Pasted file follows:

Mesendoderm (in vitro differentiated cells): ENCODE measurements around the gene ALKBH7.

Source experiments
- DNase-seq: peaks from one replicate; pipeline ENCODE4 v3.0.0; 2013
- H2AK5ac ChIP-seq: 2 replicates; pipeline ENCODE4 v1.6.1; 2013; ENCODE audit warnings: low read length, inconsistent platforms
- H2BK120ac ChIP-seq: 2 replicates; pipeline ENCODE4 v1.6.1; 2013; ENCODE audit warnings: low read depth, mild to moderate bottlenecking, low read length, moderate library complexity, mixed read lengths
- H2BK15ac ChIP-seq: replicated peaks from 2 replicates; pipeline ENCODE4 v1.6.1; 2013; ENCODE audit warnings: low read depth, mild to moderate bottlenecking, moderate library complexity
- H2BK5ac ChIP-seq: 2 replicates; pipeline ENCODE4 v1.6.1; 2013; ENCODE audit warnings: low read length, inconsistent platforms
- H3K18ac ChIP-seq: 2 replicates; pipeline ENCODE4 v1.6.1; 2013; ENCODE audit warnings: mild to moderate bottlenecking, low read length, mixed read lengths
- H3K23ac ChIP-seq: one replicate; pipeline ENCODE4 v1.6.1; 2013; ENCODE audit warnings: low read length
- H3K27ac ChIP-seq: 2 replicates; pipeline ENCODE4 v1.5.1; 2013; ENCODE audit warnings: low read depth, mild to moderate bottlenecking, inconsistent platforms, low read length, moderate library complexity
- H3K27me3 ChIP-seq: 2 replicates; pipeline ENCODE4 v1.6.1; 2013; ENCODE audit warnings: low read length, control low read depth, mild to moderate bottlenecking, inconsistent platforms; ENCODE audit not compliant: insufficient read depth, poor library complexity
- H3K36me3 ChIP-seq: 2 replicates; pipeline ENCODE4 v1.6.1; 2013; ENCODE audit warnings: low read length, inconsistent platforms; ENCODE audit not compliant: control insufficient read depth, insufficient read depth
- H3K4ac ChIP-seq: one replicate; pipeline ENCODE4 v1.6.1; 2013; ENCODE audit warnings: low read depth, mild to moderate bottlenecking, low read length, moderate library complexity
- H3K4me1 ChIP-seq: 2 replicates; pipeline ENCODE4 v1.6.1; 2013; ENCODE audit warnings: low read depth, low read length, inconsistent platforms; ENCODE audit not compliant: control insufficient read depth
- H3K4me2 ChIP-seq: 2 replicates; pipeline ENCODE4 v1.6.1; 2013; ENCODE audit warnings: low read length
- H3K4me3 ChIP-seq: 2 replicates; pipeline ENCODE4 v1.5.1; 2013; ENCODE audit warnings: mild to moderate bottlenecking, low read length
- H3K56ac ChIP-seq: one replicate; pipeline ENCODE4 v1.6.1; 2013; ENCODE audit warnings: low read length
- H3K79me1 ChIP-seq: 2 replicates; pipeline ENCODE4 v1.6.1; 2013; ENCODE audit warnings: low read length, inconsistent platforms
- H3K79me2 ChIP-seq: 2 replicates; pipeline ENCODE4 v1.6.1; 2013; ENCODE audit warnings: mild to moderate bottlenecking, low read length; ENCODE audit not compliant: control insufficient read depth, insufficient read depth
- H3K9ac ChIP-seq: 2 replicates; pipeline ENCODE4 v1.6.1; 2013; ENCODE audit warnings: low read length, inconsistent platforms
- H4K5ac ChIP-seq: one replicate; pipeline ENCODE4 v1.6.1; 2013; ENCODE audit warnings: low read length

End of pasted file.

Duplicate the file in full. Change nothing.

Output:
Mesendoderm (in vitro differentiated cells): ENCODE measurements around the gene ALKBH7.

Source experiments
- DNase-seq: peaks from one replicate; pipeline ENCODE4 v3.0.0; 2013
- H2AK5ac ChIP-seq: 2 replicates; pipeline ENCODE4 v1.6.1; 2013; ENCODE audit warnings: low read length, inconsistent platforms
- H2BK120ac ChIP-seq: 2 replicates; pipeline ENCODE4 v1.6.1; 2013; ENCODE audit warnings: low read depth, mild to moderate bottlenecking, low read length, moderate library complexity, mixed read lengths
- H2BK15ac ChIP-seq: replicated peaks from 2 replicates; pipeline ENCODE4 v1.6.1; 2013; ENCODE audit warnings: low read depth, mild to moderate bottlenecking, moderate library complexity
- H2BK5ac ChIP-seq: 2 replicates; pipeline ENCODE4 v1.6.1; 2013; ENCODE audit warnings: low read length, inconsistent platforms
- H3K18ac ChIP-seq: 2 replicates; pipeline ENCODE4 v1.6.1; 2013; ENCODE audit warnings: mild to moderate bottlenecking, low read length, mixed read lengths
- H3K23ac ChIP-seq: one replicate; pipeline ENCODE4 v1.6.1; 2013; ENCODE audit warnings: low read length
- H3K27ac ChIP-seq: 2 replicates; pipeline ENCODE4 v1.5.1; 2013; ENCODE audit warnings: low read depth, mild to moderate bottlenecking, inconsistent platforms, low read length, moderate library complexity
- H3K27me3 ChIP-seq: 2 replicates; pipeline ENCODE4 v1.6.1; 2013; ENCODE audit warnings: low read length, control low read depth, mild to moderate bottlenecking, inconsistent platforms; ENCODE audit not compliant: insufficient read depth, poor library complexity
- H3K36me3 ChIP-seq: 2 replicates; pipeline ENCODE4 v1.6.1; 2013; ENCODE audit warnings: low read length, inconsistent platforms; ENCODE audit not compliant: control insufficient read depth, insufficient read depth
- H3K4ac ChIP-seq: one replicate; pipeline ENCODE4 v1.6.1; 2013; ENCODE audit warnings: low read depth, mild to moderate bottlenecking, low read length, moderate library complexity
- H3K4me1 ChIP-seq: 2 replicates; pipeline ENCODE4 v1.6.1; 2013; ENCODE audit warnings: low read depth, low read length, inconsistent platforms; ENCODE audit not compliant: control insufficient read depth
- H3K4me2 ChIP-seq: 2 replicates; pipeline ENCODE4 v1.6.1; 2013; ENCODE audit warnings: low read length
- H3K4me3 ChIP-seq: 2 replicates; pipeline ENCODE4 v1.5.1; 2013; ENCODE audit warnings: mild to moderate bottlenecking, low read length
- H3K56ac ChIP-seq: one replicate; pipeline ENCODE4 v1.6.1; 2013; ENCODE audit warnings: low read length
- H3K79me1 ChIP-seq: 2 replicates; pipeline ENCODE4 v1.6.1; 2013; ENCODE audit warnings: low read length, inconsistent platforms
- H3K79me2 ChIP-seq: 2 replicates; pipeline ENCODE4 v1.6.1; 2013; ENCODE audit warnings: mild to moderate bottlenecking, low read length; ENCODE audit not compliant: control insufficient read depth, insufficient read depth
- H3K9ac ChIP-seq: 2 replicates; pipeline ENCODE4 v1.6.1; 2013; ENCODE audit warnings: low read length, inconsistent platforms
- H4K5ac ChIP-seq: one replicate; pipeline ENCODE4 v1.6.1; 2013; ENCODE audit warnings: low read length